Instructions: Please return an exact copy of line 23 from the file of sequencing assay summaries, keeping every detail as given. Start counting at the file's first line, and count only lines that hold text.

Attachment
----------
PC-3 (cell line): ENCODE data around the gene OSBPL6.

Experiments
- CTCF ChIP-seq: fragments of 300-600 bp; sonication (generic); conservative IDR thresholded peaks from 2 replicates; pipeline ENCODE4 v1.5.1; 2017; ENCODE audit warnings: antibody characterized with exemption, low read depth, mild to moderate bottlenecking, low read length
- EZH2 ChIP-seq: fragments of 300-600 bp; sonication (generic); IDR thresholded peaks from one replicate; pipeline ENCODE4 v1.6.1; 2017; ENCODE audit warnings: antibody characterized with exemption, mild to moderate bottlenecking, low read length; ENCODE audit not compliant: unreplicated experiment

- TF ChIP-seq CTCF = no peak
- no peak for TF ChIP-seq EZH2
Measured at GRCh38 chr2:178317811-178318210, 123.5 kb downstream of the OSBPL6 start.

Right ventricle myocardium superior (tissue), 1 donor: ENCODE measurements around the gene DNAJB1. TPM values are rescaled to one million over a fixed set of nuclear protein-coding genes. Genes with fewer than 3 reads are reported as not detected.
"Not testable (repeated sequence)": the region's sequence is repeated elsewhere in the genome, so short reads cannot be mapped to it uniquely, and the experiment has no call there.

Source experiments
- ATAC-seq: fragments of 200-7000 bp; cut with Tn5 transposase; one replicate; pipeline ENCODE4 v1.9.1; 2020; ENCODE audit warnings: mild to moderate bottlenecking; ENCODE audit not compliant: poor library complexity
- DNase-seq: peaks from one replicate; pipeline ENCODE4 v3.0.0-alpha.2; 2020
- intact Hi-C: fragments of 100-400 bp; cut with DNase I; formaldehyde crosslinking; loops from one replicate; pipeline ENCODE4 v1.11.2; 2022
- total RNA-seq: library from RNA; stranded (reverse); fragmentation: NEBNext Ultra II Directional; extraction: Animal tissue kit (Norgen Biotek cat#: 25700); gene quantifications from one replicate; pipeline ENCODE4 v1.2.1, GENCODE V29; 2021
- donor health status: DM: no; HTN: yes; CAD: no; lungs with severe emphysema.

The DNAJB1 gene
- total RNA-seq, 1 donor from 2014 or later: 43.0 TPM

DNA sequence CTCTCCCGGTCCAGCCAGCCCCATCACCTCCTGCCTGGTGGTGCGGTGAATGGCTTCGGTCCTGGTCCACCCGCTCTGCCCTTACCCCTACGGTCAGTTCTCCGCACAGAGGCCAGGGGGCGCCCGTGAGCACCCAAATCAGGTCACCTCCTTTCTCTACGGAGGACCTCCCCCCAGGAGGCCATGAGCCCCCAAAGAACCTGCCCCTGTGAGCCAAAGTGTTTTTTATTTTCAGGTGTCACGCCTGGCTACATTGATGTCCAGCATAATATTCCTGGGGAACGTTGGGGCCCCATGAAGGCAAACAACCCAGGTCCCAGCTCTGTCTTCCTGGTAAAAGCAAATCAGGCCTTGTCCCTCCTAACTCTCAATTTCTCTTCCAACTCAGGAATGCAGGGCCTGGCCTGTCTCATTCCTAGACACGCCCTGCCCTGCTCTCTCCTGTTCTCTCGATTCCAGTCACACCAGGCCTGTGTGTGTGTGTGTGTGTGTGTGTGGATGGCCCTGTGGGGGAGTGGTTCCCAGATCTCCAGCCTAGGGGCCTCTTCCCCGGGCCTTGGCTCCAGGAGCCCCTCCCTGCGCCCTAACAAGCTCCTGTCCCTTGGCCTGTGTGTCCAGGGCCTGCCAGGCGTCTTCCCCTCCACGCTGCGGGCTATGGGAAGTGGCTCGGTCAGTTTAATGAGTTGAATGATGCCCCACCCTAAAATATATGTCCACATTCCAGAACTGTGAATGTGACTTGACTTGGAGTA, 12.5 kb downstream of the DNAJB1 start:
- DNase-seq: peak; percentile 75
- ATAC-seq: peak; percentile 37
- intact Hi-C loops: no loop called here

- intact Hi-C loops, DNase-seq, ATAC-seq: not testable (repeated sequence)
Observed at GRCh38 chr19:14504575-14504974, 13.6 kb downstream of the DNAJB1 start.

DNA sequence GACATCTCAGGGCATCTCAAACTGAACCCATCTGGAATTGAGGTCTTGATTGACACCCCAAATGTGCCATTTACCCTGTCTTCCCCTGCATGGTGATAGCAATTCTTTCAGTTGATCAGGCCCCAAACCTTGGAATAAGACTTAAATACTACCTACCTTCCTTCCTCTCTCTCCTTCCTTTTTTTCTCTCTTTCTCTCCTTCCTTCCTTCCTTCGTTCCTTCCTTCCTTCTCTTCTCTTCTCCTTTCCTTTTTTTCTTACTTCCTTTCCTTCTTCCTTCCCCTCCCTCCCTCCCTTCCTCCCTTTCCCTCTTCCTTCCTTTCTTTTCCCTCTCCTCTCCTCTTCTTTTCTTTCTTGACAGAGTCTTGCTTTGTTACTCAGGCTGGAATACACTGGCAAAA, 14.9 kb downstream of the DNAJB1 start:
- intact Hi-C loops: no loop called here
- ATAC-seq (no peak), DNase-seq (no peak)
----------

Observed at GRCh38 chr19:14504575-14504974, 13.6 kb downstream of the DNAJB1 start.